Why are these lobbying campaigns able to succeed even when they are trying to persuade elected officials to defy public opinion? The obvious reason — campaign donations — is no doubt part of the answer. But there is also a more subtle dynamic at work, which brings us to our second major explanation.
The real median voter
In elite circles, including Capitol Hill, people often misunderstand American public opinion in a specific way. They imagine that the median voter resembles a type of political moderate who is quite common in those elite circles — somebody who is socially liberal and fiscally conservative.
Michael Bloomberg is an archetype, as are some Republican mayors and governors in blue states. Many people in professional Washington, at think tanks and elsewhere, also fall into the category.
In the rest of the country, however, this ideological combination is not so common, polls show. If anything, more Americans can accurately be described as the opposite — socially conservative and economically liberal. That’s true across racial groups, including among Black and Hispanic voters.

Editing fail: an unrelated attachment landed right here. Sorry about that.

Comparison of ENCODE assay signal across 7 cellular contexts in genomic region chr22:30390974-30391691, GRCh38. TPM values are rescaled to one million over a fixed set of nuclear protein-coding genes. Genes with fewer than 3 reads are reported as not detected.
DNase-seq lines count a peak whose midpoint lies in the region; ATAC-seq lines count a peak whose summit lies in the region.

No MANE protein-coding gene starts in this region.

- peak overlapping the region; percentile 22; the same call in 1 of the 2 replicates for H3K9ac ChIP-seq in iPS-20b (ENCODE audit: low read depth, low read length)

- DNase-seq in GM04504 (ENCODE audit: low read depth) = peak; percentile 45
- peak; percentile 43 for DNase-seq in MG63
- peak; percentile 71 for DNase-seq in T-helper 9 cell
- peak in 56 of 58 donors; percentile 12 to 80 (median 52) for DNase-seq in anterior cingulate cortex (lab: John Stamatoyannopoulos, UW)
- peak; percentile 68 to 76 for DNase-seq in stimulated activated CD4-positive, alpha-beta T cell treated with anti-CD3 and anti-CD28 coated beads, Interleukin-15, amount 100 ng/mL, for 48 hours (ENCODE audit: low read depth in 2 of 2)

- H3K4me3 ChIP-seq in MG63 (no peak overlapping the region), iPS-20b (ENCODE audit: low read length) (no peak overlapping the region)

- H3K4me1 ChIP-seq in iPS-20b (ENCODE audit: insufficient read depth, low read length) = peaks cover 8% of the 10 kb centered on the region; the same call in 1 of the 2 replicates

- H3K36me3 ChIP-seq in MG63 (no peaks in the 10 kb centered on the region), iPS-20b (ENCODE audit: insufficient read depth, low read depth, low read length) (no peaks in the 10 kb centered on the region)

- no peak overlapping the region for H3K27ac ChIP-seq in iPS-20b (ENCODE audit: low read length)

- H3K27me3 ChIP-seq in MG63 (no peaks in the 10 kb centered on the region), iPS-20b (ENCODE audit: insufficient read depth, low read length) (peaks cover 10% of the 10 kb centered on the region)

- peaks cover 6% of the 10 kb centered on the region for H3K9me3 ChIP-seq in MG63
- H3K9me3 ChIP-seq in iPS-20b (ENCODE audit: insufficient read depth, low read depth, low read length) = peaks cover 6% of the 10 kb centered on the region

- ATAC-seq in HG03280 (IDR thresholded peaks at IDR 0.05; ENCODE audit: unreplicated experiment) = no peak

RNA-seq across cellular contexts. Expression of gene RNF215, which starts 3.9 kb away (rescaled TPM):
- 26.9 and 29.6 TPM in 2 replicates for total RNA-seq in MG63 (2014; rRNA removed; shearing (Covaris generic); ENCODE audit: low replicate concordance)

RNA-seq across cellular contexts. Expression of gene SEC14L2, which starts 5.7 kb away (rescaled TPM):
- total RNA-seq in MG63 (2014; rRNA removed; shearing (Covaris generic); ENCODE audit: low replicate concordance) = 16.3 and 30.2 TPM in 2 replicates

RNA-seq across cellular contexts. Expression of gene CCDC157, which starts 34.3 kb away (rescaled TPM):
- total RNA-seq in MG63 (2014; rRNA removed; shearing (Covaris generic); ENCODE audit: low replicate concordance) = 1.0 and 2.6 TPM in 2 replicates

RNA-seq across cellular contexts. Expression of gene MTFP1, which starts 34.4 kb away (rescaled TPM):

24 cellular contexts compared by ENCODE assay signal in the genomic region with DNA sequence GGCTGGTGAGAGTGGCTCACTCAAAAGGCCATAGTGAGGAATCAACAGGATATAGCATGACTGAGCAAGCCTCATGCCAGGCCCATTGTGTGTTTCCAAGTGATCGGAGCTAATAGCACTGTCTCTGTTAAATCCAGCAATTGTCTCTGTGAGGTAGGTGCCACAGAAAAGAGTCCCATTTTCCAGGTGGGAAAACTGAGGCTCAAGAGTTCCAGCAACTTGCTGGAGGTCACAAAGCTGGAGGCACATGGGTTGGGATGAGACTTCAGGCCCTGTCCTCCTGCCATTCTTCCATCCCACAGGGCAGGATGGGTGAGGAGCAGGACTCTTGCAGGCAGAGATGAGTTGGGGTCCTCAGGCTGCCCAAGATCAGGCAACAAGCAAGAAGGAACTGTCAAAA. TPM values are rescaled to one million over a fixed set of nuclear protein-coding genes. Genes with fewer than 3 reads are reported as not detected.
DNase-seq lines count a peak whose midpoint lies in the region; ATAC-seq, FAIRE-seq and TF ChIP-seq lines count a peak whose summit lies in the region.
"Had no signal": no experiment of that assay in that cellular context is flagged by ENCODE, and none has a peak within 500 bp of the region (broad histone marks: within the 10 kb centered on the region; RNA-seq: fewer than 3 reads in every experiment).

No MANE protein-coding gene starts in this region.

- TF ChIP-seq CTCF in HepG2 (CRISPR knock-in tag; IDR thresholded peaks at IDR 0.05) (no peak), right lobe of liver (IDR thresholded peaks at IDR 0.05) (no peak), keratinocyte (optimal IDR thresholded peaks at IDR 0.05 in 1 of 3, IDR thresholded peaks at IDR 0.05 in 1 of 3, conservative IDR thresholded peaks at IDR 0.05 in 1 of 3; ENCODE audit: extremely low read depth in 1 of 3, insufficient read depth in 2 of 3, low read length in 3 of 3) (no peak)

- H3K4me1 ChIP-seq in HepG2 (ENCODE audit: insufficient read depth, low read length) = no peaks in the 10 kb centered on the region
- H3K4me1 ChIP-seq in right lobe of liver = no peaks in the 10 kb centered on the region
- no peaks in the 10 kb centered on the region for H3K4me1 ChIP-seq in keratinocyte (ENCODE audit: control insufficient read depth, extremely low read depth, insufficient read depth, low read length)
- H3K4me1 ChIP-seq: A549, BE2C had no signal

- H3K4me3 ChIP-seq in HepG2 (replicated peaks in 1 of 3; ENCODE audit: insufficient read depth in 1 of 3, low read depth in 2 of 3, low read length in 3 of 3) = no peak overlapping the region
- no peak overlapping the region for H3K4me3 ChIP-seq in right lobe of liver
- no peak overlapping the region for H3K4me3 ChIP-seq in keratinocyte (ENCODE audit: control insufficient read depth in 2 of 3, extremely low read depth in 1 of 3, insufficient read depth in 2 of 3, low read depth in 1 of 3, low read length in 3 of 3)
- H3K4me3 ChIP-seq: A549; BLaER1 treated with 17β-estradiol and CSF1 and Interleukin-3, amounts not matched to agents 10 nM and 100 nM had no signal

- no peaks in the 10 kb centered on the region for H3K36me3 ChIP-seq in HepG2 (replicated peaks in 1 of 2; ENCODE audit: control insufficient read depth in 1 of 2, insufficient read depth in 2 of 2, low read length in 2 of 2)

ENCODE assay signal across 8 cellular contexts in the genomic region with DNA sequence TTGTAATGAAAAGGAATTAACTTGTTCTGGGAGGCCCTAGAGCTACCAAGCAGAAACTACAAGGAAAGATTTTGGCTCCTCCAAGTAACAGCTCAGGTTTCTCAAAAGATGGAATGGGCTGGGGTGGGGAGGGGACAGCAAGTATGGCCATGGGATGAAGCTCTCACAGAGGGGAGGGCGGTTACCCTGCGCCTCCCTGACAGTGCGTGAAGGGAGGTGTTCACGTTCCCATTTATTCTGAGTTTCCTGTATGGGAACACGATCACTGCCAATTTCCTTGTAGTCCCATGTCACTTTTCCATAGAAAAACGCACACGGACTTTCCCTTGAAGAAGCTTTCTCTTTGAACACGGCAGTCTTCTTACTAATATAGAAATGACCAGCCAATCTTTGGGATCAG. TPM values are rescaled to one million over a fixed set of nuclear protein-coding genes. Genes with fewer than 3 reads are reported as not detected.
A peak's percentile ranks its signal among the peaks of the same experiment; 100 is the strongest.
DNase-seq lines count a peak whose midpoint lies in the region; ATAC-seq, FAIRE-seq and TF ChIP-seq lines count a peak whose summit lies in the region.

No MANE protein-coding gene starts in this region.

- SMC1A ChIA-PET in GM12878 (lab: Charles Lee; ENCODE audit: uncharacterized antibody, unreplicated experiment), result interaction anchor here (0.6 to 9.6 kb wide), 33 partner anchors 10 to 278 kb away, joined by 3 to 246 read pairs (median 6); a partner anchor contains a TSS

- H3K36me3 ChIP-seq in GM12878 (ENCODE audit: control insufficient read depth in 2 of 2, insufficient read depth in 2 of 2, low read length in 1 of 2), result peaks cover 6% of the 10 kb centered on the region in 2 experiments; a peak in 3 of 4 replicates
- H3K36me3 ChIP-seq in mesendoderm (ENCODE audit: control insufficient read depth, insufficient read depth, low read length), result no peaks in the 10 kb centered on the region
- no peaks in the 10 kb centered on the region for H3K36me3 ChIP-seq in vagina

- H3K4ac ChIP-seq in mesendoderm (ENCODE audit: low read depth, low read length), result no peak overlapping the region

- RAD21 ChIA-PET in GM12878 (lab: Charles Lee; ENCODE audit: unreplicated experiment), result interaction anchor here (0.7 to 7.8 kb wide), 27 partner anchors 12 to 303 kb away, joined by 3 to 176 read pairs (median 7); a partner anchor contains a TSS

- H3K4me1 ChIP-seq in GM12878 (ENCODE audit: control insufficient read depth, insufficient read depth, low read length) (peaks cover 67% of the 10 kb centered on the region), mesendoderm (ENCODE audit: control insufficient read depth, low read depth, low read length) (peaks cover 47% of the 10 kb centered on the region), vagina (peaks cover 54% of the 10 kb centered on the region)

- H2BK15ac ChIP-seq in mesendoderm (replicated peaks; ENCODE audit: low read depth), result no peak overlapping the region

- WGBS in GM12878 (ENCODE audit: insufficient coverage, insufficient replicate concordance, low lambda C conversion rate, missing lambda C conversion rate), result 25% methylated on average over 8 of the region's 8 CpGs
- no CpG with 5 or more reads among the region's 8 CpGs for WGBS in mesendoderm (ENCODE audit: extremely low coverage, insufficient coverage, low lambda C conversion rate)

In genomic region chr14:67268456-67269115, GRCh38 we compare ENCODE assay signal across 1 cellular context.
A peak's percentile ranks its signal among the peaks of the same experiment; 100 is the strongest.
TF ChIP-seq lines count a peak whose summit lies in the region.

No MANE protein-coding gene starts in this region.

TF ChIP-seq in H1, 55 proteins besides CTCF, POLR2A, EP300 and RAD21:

Most Americans are religious, for example. Most favor restrictions on both abortion and immigration. Most oppose reductions in police funding. At the same time, most Americans favor higher taxes on the rich and a higher minimum wage, as well as government actions to reduce drug prices, expand health care and create good-paying jobs.
Many centrist Democrats are aware of this reality and cast themselves as culturally moderate populists. But they can also be influenced by the elite’s misunderstanding of popular opinion. That seems to be happening right now.